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Framing causal questions in life course epidemiology

Research output: Working paper/PreprintPreprint

Bianca L. De Stavola, Moritz Herle, Andrew Pickles

Original languageEnglish
Published17 May 2021

Publication series

Name arXiv

Documents

  • 2105.07982v1

    2105.07982v1.pdf, 1.66 MB, application/pdf

    Uploaded date:26 May 2021

King's Authors

Abstract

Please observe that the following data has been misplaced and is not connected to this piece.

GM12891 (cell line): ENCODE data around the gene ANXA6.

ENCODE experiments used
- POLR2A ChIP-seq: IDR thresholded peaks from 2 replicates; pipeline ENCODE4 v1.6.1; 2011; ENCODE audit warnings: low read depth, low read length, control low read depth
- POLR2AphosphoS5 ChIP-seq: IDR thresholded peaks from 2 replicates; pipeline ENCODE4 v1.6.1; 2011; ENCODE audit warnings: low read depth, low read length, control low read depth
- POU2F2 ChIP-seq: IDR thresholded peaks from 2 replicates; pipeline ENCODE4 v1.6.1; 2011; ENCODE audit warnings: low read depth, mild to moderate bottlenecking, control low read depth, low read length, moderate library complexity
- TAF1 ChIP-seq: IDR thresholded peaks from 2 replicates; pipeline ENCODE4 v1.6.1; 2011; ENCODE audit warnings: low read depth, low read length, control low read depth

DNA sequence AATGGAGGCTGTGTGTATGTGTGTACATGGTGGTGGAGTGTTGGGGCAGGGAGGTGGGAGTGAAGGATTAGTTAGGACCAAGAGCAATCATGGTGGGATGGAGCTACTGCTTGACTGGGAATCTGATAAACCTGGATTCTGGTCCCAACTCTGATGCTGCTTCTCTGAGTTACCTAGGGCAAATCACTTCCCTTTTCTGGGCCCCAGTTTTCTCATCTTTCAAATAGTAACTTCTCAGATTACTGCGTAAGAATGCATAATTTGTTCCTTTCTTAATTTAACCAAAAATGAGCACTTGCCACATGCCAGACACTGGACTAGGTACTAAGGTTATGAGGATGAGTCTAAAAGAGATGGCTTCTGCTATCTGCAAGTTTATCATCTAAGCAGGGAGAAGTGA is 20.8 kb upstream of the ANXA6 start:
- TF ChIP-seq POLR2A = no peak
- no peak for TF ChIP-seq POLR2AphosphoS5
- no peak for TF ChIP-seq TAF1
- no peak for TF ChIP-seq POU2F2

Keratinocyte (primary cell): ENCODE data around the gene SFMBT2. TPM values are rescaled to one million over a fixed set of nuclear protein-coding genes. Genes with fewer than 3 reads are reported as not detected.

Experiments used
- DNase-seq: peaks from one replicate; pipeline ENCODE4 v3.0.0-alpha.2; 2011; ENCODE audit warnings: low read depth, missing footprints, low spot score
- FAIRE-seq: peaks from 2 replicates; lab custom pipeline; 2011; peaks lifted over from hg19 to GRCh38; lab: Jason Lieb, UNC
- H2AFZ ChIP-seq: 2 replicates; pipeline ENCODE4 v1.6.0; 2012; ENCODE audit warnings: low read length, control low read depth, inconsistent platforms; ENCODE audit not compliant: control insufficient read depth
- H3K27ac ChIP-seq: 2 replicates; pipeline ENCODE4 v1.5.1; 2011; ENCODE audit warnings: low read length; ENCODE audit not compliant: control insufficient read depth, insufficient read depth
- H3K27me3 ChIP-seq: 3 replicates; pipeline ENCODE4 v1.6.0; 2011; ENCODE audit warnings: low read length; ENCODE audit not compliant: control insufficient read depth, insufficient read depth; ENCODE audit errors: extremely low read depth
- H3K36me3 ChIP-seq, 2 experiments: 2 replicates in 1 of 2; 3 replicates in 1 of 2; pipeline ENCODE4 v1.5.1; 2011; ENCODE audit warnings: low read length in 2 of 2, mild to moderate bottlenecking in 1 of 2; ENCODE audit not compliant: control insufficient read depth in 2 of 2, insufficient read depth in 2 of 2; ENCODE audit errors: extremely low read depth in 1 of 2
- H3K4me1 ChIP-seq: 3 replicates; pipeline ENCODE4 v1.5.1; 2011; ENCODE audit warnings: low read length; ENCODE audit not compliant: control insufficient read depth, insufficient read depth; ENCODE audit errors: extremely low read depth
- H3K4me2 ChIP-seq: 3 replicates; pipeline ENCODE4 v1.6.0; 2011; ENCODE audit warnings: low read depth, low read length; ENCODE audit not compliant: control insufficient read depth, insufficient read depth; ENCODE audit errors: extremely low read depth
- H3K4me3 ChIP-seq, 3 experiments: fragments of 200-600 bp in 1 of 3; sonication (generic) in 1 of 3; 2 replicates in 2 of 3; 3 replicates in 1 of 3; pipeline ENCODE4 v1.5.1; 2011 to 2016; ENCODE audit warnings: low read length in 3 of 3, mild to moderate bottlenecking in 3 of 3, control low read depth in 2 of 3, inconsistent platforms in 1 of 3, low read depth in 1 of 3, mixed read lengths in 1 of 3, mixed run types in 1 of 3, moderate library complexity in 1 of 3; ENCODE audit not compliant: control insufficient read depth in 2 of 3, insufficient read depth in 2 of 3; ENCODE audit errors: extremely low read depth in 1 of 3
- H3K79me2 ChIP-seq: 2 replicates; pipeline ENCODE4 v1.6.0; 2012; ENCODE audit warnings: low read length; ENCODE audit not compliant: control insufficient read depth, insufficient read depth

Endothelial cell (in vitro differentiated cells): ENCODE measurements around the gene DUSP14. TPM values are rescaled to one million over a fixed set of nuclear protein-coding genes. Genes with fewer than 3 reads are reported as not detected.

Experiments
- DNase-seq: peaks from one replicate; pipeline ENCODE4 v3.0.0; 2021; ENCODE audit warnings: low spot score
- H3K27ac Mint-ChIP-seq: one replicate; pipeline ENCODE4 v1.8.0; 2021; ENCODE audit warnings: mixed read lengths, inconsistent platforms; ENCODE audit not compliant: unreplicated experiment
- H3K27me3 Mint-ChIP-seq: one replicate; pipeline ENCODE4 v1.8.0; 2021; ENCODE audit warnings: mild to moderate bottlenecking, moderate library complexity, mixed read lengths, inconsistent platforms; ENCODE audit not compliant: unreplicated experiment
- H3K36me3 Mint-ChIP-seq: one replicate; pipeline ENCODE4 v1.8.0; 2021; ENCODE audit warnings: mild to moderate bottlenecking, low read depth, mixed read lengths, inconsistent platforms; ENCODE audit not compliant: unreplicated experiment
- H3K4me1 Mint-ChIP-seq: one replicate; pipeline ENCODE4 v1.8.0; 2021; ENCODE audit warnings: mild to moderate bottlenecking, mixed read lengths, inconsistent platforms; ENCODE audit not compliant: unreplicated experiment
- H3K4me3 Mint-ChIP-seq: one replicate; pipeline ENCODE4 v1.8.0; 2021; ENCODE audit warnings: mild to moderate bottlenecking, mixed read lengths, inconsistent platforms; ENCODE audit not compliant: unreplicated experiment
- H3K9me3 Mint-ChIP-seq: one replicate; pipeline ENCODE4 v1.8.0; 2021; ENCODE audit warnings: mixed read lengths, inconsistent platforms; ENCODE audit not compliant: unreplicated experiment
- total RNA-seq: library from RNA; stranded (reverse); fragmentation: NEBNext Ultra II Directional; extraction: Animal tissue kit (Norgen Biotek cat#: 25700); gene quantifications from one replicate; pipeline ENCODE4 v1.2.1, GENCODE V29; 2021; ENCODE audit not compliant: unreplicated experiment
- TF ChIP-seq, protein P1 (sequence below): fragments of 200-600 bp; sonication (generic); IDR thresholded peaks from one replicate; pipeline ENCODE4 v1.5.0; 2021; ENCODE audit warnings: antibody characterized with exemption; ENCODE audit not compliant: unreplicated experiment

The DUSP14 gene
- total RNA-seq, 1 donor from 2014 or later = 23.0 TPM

We describe the principles of counterfactual thinking in providing more precise definitions of causal effects and some of the implications of this work for the way in which causal questions in life course research are framed and evidence evaluated. Terminology is explained and examples of common life course analyses are discussed that focus on the timing of exposures, the mediation of their effects, observed and unobserved confounders, and measurement error. The examples are illustrated by analyses using singleton and twin cohort data.

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